Datamail’s handling of the electoral rolls involved scanning a potential two-and-a-half million images in seven days. The process was designed to increase efficiency surrounding the checking of apparent duplicate votes and to provide valuable information to the chief electoral office about where people prefer to vote. The innovation replaces a traditional process that employed more manual labour than leading edge technology and was predisposed to delays, prolonged uncertainty and negative publicity.
Datamail’s Nigel Grange says the company’s scanning capacity of more than 70 million pages a year makes it the only organisation in New Zealand able to process the required volume in such a tight time frame. “We won the tender to scan and intelligently recognise the marked electoral rolls, and subsequently provided professional services to completely redesign the way electoral rolls are processed.”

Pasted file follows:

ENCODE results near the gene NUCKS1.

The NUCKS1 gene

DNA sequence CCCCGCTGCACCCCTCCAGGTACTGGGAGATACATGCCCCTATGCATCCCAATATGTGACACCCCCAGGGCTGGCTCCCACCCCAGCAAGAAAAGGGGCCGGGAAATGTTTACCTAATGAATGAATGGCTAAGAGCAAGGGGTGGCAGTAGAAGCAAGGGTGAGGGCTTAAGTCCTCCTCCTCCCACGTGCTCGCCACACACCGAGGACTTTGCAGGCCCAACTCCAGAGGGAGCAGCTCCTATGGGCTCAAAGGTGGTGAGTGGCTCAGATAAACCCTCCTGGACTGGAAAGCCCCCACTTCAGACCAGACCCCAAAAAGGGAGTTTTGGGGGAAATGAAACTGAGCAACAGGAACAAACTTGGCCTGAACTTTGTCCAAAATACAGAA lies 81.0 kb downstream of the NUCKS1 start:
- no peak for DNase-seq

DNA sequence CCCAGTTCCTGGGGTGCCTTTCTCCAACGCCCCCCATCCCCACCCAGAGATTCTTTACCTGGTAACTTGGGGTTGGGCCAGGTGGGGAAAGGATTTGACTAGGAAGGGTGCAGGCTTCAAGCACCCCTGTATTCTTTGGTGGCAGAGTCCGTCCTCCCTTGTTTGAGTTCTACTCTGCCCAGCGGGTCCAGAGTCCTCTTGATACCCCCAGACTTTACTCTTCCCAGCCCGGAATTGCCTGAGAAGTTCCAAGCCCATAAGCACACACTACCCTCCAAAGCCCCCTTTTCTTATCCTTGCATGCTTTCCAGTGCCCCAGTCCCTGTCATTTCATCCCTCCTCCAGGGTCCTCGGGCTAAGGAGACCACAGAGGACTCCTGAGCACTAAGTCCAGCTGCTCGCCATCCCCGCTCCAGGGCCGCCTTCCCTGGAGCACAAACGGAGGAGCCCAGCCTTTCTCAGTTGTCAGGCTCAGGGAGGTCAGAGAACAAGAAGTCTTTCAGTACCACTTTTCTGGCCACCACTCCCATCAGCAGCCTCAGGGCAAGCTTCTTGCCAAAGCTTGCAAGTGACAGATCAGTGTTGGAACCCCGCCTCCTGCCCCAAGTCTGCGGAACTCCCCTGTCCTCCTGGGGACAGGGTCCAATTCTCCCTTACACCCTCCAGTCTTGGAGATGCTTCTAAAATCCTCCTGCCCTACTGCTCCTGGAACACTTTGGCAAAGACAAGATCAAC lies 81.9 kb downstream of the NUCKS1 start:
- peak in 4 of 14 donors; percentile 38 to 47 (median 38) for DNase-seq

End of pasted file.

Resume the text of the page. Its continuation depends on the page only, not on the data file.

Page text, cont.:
Grange says this year’s general election led to New Zealand’s two largest ever mailings in a single day — each of 2.6 million letters — being raised by Datamail.
Scanning of the electoral rolls represented another first, he says. It involved intelligent recognition of a potential half a billion marks for faster, more accurate reporting than ever before. Up to two-and-a-half million images were scanned, de-skewed and de-speckled to enable the software to discern between correct markings and accidental or erroneous markings.
Optical mark recognition was applied to highlight apparent duplicate votes that had traditionally been difficult to manage. The register was also remodelled to enable short line scoring and faster, easier recording of those voting.
The pre-election EasyVote pack provided to voters by the Electoral Enrolment Centre had also contributed to a more efficient process. An EasyVote card and tailored information about local polling facilities gave people the ability to cast their vote faster and more easily than in previous years.
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